By Jill Weatherholt
My first experience with NaNoWriMo was November 2010. Now, almost two years later I have learned a lot about honing the craft and I find myself excited as National Novel Writing Month approaches. Participating in NaNoWriMo taught me things I didn't know about myself and how my thoughts can determine if I succeed or fail.
NaNoWriMo is a writing contest held each November. The goal is to write 50,000 words in thirty days. Of course, 50,000 words isn't a complete novel, but it's a good start. In order to accomplish this, you must turn off your inner editor and write. Get the words on the page and in thirty days, you have a start to a rough first draft. “Rough" is a nice way to say, it's going to be bad. However, I discovered bad can sometimes be good.
Through NaNoWriMo, I learned I have untapped potential and only I can tap into it. I broke down my daily word count into 1666 words per day and began tapping. I had no outline, no major events, no plot points and no characters. Two years later, I can admit, I made up the story as I went along, but that was ok. There are no rules in NaNoWriMo, only to write 50,000 words in 30 days. It was liberating. At the end of my first day, the sense of accomplishment I experienced was indescribable. I knew if I could meet my goal on day one, there was no reason I couldn't continue the momentum for the next 29 days. Or could I?
I learned I'm stronger than I think I am. I was reminded of this when I came home exhausted after a hectic day at the office. There were bills to be paid and a Leaning Tower of Pisa laundry basket. To add insult to injury, I sometimes had over 2500 words to write because I was lazy the previous day. One thing I knew for sure was, if I fell too far behind, I would fail. Despite the obstacles, I wrote, even when my brain didn't contain one ounce of creative juice. Afterward, I felt great and ready to write more words.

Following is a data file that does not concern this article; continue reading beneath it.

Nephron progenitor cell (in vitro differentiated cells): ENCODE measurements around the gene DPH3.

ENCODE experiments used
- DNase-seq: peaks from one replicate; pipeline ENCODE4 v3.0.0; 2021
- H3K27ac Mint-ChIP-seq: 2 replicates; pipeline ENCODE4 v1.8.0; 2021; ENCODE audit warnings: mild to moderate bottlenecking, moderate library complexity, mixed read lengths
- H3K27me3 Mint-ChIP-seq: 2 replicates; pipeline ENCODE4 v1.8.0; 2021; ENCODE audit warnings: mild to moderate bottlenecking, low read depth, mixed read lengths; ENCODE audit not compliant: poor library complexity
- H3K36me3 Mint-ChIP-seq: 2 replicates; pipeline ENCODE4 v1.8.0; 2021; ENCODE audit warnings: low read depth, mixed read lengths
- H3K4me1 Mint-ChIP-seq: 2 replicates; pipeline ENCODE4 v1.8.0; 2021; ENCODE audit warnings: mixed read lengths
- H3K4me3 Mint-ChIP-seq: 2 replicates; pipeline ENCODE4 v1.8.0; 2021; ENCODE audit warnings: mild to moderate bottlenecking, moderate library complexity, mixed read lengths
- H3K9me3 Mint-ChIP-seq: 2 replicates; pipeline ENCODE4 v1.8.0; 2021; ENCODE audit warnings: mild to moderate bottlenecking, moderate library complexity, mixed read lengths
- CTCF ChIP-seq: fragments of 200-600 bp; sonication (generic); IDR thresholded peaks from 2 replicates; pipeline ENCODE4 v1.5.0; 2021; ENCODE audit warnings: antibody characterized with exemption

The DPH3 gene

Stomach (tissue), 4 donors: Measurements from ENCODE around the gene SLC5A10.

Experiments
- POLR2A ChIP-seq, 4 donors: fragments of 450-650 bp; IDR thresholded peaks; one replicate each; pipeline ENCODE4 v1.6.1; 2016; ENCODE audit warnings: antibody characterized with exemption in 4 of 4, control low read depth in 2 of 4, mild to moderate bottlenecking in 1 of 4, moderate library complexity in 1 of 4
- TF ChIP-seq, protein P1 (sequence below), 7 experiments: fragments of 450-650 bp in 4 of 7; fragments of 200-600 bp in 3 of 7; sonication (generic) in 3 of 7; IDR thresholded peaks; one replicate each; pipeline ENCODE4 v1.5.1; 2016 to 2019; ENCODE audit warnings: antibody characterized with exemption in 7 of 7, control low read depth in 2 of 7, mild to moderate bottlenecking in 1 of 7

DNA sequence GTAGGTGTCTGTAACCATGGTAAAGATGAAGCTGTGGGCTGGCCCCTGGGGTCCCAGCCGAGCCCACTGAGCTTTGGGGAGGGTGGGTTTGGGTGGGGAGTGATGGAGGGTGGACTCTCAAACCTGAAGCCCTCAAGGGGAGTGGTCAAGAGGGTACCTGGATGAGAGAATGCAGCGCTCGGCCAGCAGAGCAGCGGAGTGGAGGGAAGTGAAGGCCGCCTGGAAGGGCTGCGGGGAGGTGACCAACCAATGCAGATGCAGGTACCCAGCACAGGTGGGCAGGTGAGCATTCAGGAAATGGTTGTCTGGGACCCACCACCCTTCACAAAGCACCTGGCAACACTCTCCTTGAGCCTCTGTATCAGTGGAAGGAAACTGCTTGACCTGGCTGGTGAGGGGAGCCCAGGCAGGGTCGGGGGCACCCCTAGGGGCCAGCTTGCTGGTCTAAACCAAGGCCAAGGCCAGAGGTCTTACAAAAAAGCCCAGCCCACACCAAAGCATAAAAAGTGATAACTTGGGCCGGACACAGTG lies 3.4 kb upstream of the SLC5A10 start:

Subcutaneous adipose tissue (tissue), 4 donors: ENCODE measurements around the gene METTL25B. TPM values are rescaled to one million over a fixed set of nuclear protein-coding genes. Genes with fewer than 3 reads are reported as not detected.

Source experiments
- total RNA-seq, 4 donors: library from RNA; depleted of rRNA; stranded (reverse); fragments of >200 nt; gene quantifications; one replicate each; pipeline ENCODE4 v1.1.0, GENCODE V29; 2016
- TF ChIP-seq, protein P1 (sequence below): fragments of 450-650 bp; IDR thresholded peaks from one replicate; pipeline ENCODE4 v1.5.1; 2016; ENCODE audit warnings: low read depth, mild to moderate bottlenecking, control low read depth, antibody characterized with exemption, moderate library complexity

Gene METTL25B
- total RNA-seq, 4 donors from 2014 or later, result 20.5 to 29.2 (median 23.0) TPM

The final thing NaNoWriMo taught me was to never say never. I'll never make it through the first week, but I did. I'll never stick with this for 30 days, but I did. I'll never reach the end of my first draft, but I did. I'll never be published, but I was. My NANO project wasn't published. I did complete the story, but it's still in the editing process. However, with each page I edit, comes the realization of how far I've come.
In 2011, I found myself unemployed after my company was closed by our cooperate office. It was a challenging time in my life that left me with little time to write, so I didn't participate in NaNoWriMo. This year is another story. I've been blessed with a terrific job and I have every intention of pounding out my second rough draft novel in thirty days, because I learned, even if it's bad, through hours of editing, it can become good.
My name is Jill Weatherholt and I'm a writer, living in Charlotte, NC. I'm a graduate of George Mason University and have from Duke University a Paralegal Certification. I have a full time job, but write at night and on the weekend, I pursue my passion, writing. I love books, perusing author websites, blogs about writing and most importantly, writing. I'm a 2010 NaNoWriMo winner and a Southern Writers Magazine, contest runner-up. My blog, http://jillweatherholt.wordpress.com/ as a way to share my journey toward publication and to create a community for other new writers.
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